In different studies [11,[12-14]] it was reported that prevalence of diabetes was higher among the middle aged and among older people. In this study also it was seen that among 52.9% of respondents in the age group 50+ years 81.1% were diabetic (Table 3). The prevalence rate was significantly lower among the lower aged group of respondents (p<0.001). This finding is consistent with that observed globally.

Out of 900 respondents 635 were diabetics (70.6%) and among them 50.1 percent were in the obese and severe obese group (Table 4) against the overall percentage (49.3%) of these groups of respondents. All most 50 percent respondents were in obese and severe obese groups and these levels of obesity were mostly responsible for higher prevalence rate of diabetes. The study indicated that increase in level of obesity was significantly associated with the prevalence of diabetes [ p-value < 0.000]. Similar findings were observed in both home and abroad [15-17]. It has been reported [12,16] that positive association exists between diabetes and level of education. It has also been reported [1] that there is significant association between level of education and pre-diabetes. In the present study also, significant association was observed between prevalence of diabetes and level of education (p-value 0.001). More than 62% of (Table 5) respondents were at least graduated and among them 64.8% were affected by diabetes. The results indicated that there was negative association between prevalence of diabetes and level of education. Similar findings are also observed in some developed and developing countries [12,16] (Table 5).

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Table 4: Distribution of respondents according to level of obesity and prevalence of diabetes.

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Table 5: Distribution of respondents according to level of education and prevalence of diabetes..

There were 4.3% agriculturists in the sample and prevalence rate of diabetes among them were higher (87.2% Table 6). Largest prevalence rate was observed among employees of private organizations. The second higher prevalence rate was observed among retired persons. The higher prevalence rate among these two groups of people may be due to non-involvement with physical labors/ activities. In the sample, a good number of people (18.9%) were not involved with any physical labor. This proportion among diabetes patients was 0.268 (Table 7). The prevalence rate was expected to be higher among them. The differentials in prevalence rate according to respondent’s occupation were statistically significant as p-value 0.01 (Table 6).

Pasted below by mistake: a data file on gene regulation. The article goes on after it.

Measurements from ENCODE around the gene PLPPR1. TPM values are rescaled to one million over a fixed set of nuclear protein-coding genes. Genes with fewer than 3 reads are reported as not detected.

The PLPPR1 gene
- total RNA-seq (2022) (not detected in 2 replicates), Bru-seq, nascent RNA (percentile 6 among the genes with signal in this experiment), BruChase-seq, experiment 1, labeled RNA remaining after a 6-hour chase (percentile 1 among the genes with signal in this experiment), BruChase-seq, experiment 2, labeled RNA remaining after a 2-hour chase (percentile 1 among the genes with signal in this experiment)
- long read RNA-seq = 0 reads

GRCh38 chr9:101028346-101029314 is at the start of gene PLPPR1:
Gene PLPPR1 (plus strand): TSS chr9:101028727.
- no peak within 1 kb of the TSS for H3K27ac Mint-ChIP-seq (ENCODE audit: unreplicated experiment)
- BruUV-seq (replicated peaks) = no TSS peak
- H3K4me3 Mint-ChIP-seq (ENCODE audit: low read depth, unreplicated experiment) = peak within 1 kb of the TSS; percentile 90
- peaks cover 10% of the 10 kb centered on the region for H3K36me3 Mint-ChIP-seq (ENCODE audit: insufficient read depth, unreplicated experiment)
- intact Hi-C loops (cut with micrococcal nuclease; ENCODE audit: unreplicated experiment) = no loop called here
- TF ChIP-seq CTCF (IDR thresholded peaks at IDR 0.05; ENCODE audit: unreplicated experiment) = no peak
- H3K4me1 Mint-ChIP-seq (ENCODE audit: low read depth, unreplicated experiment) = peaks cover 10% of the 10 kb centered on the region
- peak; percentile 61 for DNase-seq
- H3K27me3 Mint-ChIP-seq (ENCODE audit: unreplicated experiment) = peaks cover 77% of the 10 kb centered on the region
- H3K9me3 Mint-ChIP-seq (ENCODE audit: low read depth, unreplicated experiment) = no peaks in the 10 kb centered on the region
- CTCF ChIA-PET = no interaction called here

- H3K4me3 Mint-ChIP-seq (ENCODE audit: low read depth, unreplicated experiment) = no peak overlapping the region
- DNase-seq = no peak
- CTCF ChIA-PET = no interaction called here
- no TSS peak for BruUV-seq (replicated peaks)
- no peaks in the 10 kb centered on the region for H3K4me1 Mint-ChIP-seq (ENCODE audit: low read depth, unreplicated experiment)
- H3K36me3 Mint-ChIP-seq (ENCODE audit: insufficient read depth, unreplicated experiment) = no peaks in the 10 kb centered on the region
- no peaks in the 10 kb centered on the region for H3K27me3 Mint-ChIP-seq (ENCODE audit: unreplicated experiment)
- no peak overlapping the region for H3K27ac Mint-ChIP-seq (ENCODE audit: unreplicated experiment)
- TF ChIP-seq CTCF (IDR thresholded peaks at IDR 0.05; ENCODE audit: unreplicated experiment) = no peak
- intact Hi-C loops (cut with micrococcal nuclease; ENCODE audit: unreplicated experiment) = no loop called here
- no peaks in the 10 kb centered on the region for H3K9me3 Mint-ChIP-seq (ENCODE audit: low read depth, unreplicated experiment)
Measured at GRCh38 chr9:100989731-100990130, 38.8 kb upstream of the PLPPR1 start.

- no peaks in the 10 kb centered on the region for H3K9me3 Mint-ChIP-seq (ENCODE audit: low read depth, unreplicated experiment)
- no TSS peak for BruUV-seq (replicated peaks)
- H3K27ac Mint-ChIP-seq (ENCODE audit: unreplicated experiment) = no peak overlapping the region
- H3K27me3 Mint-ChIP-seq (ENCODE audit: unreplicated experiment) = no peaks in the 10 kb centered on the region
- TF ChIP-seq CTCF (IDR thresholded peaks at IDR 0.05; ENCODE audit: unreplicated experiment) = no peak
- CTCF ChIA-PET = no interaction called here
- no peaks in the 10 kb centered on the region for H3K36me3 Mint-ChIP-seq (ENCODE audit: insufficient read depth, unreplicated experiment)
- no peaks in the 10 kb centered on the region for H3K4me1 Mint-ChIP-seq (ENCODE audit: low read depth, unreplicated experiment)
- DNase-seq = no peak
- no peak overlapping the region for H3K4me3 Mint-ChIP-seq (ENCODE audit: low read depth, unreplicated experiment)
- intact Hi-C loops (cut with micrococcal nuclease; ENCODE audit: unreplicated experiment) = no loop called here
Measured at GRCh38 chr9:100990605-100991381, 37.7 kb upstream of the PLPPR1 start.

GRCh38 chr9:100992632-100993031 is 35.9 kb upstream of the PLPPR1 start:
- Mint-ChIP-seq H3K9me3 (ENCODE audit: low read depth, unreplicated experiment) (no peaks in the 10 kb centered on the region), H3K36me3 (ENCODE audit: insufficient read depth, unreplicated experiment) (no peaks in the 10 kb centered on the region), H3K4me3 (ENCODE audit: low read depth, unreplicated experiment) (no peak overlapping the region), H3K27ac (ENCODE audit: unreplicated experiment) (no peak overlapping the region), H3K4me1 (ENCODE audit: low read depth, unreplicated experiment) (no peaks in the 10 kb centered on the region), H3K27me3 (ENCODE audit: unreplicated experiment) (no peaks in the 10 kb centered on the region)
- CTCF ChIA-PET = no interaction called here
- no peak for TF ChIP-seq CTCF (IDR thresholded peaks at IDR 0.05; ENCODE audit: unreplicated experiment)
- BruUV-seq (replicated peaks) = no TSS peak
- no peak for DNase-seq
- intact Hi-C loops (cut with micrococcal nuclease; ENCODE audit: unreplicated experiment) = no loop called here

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Table 6: Distribution of respondents according to occupation and prevalence of diabetes..

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Table 7: Distribution of respondents according to their age and type of diabetes.

It has already been mentioned that 70.6% respondents were diabetic patients. These respondents were classified by their type of diabetes and according to their age (Table 7) and type of work they do (Table 8). A good number (269 out of 635) of patients were unaware about their type of diabetes (Table 7).

Only 20.8% were suffering from Type I diabetes and 47.7% of them were in the age group over 50 years old. This differential by age and type of diabetes was significant as (p 0.01). The study indicated that most of the patients were suffering from Type II diabetes. This result is similar to that observed in a separate study [1].

Higher proportion of diabetic patients was doing physical labor and 27.5% of them were suffering from Type II diabetes. The corresponding figure among the patients who were not doing work with physical labor is 40.6. There were significant differences in the proportions of respondents suffering from diabetes according to the type of work they do (p 0.01) (Table 1).

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Table 8: Distribution of diabetic patients according to their type of diabetes and type of work they do.

Results of Logistic Regression